In Western Live Stock v. Bureau of Revenue, 303 U.S. 250, 254 [58 S. Ct. 546, 82 L. Ed. 823, 827, 115 A.L.R. 944], the Supreme Court said that it was not the purpose of the commerce clause of the Constitution to relieve those engaged in interstate commerce from their just share of the state tax burden, even though it increased the cost of doing the business, where such commerce is not thereby subjected to multiple taxation not borne by local commerce.

In McGoldrick v. Berwind-White Coal Mining Co., 309 U.S. 33 [60 S. Ct. 388, 84 L. Ed. 565, 128 A.L.R. 876], decided January 29, 1940, the Supreme Court said that in imposing taxes for state purposes a state is not exercising any power which the Constitution has conferred upon Congress; that it is only when the tax operates to regulate commerce between the states or with foreign nations to an extent which infringes the authority conferred upon Congress that the tax can be said to exceed constitutional limitations; that forms of taxation whose tendency is to prohibit the commerce or place it at a disadvantage as compared with intrastate commerce, and any state tax which discriminates against the commerce are familiar examples of the exercise of the state's taxing power in an unconstitutional manner because of its obvious regulatory effect upon commerce between the states; but that it was not the purpose of the commerce clause to relieve those engaged in interstate commerce of their just share of tax burdens merely because an incidental or consequential effect of the tax is an increase in the cost of doing business. The tax under consideration in that case was held to be without possibility of such consequences. It was said not to aim at or discriminate against interstate commerce, [56 Cal. App. 2d 422] it was laid upon every purchaser within the state of goods for consumption regardless of whether they had been transported in interstate commerce, and its only relation to such commerce arose from the fact that immediately preceding transfer of possession to the purchaser within the state the merchandise had been transported in interstate commerce and brought to its journey's end. It was sought by counsel to make a distinction between a tax on sales made without previous contract after the merchandise had crossed the state boundary and sales the contracts for which when made contemplated or required the transportation of merchandise interstate; but the court denied the distinction and said that it had sustained the tax where the course of business and the agreement for sale plainly contemplated shipment interstate in fulfillment of a contract. As to the tax under consideration it said that its effect, even though measured by the sales price, neither discriminated against nor obstructed interstate commerce more than numerous other state taxes which had repeatedly been sustained as involving no prohibited regulation of interstate commerce.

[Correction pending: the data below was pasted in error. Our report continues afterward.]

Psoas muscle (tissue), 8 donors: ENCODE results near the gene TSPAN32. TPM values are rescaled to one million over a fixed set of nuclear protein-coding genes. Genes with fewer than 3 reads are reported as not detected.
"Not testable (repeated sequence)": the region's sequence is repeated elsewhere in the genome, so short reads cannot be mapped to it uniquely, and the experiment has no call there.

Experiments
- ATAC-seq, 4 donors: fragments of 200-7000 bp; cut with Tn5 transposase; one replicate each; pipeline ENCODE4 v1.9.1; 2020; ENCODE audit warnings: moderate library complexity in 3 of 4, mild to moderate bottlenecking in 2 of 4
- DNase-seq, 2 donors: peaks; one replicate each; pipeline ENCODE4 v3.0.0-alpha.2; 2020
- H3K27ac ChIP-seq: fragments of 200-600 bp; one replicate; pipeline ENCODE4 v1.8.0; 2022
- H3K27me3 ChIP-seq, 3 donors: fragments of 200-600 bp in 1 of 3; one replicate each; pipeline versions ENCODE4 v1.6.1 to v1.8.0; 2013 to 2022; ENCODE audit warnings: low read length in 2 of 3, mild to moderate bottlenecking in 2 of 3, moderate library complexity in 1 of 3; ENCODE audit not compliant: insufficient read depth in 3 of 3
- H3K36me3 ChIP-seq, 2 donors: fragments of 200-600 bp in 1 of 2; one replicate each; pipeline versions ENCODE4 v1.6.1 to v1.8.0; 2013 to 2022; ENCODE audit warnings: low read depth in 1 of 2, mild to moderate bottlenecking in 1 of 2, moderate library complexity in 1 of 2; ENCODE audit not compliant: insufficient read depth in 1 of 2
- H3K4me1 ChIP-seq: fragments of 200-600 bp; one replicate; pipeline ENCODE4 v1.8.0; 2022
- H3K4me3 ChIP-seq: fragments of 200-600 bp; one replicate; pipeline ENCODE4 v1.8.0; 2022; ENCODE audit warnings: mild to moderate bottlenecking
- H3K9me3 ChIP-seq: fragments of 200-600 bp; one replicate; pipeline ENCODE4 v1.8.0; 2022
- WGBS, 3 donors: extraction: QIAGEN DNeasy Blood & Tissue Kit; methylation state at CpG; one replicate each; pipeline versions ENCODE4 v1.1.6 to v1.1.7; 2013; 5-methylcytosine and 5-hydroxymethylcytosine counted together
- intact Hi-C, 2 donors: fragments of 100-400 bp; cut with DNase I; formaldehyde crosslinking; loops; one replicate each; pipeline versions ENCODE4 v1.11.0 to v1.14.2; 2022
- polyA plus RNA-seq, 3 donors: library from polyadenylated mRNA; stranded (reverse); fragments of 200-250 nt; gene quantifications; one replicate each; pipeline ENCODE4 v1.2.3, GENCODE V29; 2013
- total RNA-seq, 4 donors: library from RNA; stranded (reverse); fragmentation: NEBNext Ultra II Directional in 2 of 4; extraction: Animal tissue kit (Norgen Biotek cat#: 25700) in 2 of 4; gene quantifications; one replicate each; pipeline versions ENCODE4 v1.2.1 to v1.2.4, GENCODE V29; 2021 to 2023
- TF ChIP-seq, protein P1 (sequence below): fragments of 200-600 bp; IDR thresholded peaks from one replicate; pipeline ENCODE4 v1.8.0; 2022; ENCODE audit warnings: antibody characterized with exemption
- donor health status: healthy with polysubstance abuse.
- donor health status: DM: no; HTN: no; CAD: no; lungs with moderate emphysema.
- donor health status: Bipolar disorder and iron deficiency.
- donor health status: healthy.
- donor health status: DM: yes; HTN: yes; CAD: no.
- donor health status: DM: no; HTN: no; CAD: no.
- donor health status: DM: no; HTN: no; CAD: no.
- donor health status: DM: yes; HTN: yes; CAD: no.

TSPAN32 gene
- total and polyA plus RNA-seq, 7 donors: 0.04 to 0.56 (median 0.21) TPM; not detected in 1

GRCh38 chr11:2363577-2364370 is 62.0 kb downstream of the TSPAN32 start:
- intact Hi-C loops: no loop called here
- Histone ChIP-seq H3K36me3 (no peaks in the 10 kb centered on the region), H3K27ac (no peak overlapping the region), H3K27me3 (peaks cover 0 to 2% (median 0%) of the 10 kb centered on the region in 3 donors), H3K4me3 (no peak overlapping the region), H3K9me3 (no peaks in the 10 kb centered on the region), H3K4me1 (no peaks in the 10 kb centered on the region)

In O'Kane v. State, 283 N.Y. 439 [28 N.E.2d 905], decided July 24, 1940, it was said that state taxes are not necessarily invalid because they result in some increase in the cost of doing interstate business; that such commerce must bear its share of the tax burden but that states must not impose a direct tax on interstate commerce "as such," and that it may not be subjected to multiple burdens to which intrastate commerce is not exposed; and it was there held that where stock brokers in New York received written confirmation of sales of stock from banks in foreign states and mailed the stock with draft attached to buyers in the foreign state after offer to purchase and memorandum of sale and agreement to sell were made in New York where the stock was located, no discrimination was practiced on interstate commerce by imposing a tax on the event of the making of the agreement for sale which occurred in New York prior to transportation of the stock in interstate commerce, and it was immaterial that the event was followed by interstate commerce.

In Aponaug Mfg. Co. v. State Tax Commission, 190 Miss. 805 [1 So. 2d 763], decided April 28, 1941, a statute of Mississippi imposed a privilege tax measured by the volume of [56 Cal. App. 2d 423] business done, upon persons engaged in manufacturing for sale, etc., the amount of the tax being determined by gross proceeds of sales regardless of the place of sale or whether deliveries were made out of the state. The plaintiff company manufactured cotton goods in Mississippi which it sold chiefly in other states and it claimed that the tax imposed by Mississippi constituted as to its business an undue burden upon interstate commerce. The court however held to the contrary and the United States Supreme Court affirmed its judgment in a memorandum opinion (314 U.S. 577 [62 S. Ct. 131, 86 L.Ed. 467]) on the authority of American Mfg. Co. v. St. Louis, 250 U.S. 459 [39 S. Ct. 522, 63 L. Ed. 1084], and Department of Treasury v. Ingram-Richardson Mfg. Co., supra.